Selective Influence of Smoking on Periodontal Treatment Outcomes after 3 Years of Follow-up.

Research paper by Taoufik T Boulaamaim, Henri H Tenenbaum, Jean-Luc JL Davideau, Olivier O Huck

Indexed on: 09 Sep '20Published on: 09 Sep '20Published in: Oral health & preventive dentistry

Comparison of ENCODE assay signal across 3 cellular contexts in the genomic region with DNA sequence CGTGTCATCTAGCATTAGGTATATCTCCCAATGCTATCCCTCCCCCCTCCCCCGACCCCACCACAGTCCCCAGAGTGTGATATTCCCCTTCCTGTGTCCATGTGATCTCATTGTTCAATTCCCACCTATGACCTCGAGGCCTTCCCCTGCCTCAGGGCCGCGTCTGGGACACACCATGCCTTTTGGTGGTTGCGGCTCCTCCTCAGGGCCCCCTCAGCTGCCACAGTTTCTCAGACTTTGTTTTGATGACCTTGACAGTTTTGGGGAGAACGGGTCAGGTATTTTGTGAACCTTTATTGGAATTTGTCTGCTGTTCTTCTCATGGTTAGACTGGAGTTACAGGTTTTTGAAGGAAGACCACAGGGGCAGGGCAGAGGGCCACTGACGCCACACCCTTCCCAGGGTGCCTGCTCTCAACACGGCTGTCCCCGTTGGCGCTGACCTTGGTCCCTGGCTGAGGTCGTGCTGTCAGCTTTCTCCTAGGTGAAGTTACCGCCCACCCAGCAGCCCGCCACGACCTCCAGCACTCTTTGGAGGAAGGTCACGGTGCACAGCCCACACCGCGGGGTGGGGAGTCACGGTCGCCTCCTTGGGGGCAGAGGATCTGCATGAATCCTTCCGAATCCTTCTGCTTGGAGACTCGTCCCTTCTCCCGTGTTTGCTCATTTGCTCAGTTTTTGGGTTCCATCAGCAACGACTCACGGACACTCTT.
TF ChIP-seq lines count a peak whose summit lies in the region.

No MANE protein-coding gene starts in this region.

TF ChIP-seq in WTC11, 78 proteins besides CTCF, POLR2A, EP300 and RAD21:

The impact of smoking habits on periodontal treatment has not been clearly elucidated. This study aimed to specify the effects of cigarette consumption and nicotine addiction on periodontal therapy. In this retrospective case-control study, 20 moderate smokers and 20 non-smokers with severe periodontitis were examined after initial diagnosis, and non-surgical active and supportive therapies for 1-6 years (mean follow-up = 3.37 years). Fagerström's test of nicotine dependence (FTND) was evaluated at re-examination. Treatment efficacy was assessed by periodontal pocket probing depth (PPD) changes and number of teeth lost per year (TL). Bayesian multilevel and regression analyses were performed at site, tooth, and patient levels. During the mean follow-up period of > 3 years including active and supportive periodontal therapies, mean PPD, PPD > 3 mm and PPD > 7 mm percentage reductions were 1.03, 1.48 and 2.57 times statistically significantly less pronounced, respectively, in smokers than in non-smokers. Multilevel analysis showed that the variability of PPD > 7 mm reduction was mainly associated with patient-level factors. Smokers presented a higher risk for periodontitis progression. In smokers, periodontal parameter improvement was less pronounced in the maxilla and molars. The mean TL was related to the FTND score, not to cigarette consumption. Regression analysis did not demonstrate other influences of demographic and periodontal treatment characteristics on treatment outcomes, except patient age. Smoking negatively impacted periodontal treatment outcomes at specific tooth sites (deep pockets, maxillary molars) and periodontitis progression, independent of other risk factors.